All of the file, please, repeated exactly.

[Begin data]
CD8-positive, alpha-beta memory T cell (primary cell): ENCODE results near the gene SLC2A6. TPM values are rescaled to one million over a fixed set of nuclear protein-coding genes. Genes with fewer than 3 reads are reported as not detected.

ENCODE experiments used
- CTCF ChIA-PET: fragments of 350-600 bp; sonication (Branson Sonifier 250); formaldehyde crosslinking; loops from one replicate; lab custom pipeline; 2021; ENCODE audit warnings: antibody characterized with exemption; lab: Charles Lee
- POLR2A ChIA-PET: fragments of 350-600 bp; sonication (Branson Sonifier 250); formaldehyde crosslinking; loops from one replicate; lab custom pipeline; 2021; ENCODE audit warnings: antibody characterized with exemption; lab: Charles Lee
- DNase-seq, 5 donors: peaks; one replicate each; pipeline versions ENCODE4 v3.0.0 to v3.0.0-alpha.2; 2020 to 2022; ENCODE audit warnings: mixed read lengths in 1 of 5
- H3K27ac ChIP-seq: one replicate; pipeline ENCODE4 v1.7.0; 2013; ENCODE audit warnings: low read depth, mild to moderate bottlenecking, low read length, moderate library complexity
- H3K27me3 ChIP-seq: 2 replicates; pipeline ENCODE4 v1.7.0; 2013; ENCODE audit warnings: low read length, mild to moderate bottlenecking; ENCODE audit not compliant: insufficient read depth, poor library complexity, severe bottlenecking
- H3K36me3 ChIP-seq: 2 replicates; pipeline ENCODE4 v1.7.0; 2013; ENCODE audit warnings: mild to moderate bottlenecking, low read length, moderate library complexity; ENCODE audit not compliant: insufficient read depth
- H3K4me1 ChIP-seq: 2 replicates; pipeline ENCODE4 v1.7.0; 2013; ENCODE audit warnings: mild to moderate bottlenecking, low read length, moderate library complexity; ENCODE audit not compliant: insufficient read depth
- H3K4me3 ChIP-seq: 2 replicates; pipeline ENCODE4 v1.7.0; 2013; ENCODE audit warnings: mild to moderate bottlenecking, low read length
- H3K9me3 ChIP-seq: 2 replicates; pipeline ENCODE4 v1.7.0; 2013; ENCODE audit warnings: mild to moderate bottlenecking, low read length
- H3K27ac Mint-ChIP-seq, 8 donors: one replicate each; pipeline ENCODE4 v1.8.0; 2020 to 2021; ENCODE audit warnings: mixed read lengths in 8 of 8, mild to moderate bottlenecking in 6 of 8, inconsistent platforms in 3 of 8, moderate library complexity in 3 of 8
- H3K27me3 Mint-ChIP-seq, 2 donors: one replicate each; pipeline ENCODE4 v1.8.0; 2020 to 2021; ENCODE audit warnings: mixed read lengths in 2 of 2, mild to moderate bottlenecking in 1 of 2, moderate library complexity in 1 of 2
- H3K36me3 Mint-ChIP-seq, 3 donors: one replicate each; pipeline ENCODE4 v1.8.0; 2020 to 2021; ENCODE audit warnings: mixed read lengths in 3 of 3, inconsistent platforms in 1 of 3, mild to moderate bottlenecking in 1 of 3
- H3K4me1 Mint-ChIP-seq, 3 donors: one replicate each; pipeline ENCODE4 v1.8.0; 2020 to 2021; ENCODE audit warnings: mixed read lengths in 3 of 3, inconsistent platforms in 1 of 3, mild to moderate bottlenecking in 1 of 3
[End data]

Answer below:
CD8-positive, alpha-beta memory T cell (primary cell): ENCODE results near the gene SLC2A6. TPM values are rescaled to one million over a fixed set of nuclear protein-coding genes. Genes with fewer than 3 reads are reported as not detected.

ENCODE experiments used
- CTCF ChIA-PET: fragments of 350-600 bp; sonication (Branson Sonifier 250); formaldehyde crosslinking; loops from one replicate; lab custom pipeline; 2021; ENCODE audit warnings: antibody characterized with exemption; lab: Charles Lee
- POLR2A ChIA-PET: fragments of 350-600 bp; sonication (Branson Sonifier 250); formaldehyde crosslinking; loops from one replicate; lab custom pipeline; 2021; ENCODE audit warnings: antibody characterized with exemption; lab: Charles Lee
- DNase-seq, 5 donors: peaks; one replicate each; pipeline versions ENCODE4 v3.0.0 to v3.0.0-alpha.2; 2020 to 2022; ENCODE audit warnings: mixed read lengths in 1 of 5
- H3K27ac ChIP-seq: one replicate; pipeline ENCODE4 v1.7.0; 2013; ENCODE audit warnings: low read depth, mild to moderate bottlenecking, low read length, moderate library complexity
- H3K27me3 ChIP-seq: 2 replicates; pipeline ENCODE4 v1.7.0; 2013; ENCODE audit warnings: low read length, mild to moderate bottlenecking; ENCODE audit not compliant: insufficient read depth, poor library complexity, severe bottlenecking
- H3K36me3 ChIP-seq: 2 replicates; pipeline ENCODE4 v1.7.0; 2013; ENCODE audit warnings: mild to moderate bottlenecking, low read length, moderate library complexity; ENCODE audit not compliant: insufficient read depth
- H3K4me1 ChIP-seq: 2 replicates; pipeline ENCODE4 v1.7.0; 2013; ENCODE audit warnings: mild to moderate bottlenecking, low read length, moderate library complexity; ENCODE audit not compliant: insufficient read depth
- H3K4me3 ChIP-seq: 2 replicates; pipeline ENCODE4 v1.7.0; 2013; ENCODE audit warnings: mild to moderate bottlenecking, low read length
- H3K9me3 ChIP-seq: 2 replicates; pipeline ENCODE4 v1.7.0; 2013; ENCODE audit warnings: mild to moderate bottlenecking, low read length
- H3K27ac Mint-ChIP-seq, 8 donors: one replicate each; pipeline ENCODE4 v1.8.0; 2020 to 2021; ENCODE audit warnings: mixed read lengths in 8 of 8, mild to moderate bottlenecking in 6 of 8, inconsistent platforms in 3 of 8, moderate library complexity in 3 of 8
- H3K27me3 Mint-ChIP-seq, 2 donors: one replicate each; pipeline ENCODE4 v1.8.0; 2020 to 2021; ENCODE audit warnings: mixed read lengths in 2 of 2, mild to moderate bottlenecking in 1 of 2, moderate library complexity in 1 of 2
- H3K36me3 Mint-ChIP-seq, 3 donors: one replicate each; pipeline ENCODE4 v1.8.0; 2020 to 2021; ENCODE audit warnings: mixed read lengths in 3 of 3, inconsistent platforms in 1 of 3, mild to moderate bottlenecking in 1 of 3
- H3K4me1 Mint-ChIP-seq, 3 donors: one replicate each; pipeline ENCODE4 v1.8.0; 2020 to 2021; ENCODE audit warnings: mixed read lengths in 3 of 3, inconsistent platforms in 1 of 3, mild to moderate bottlenecking in 1 of 3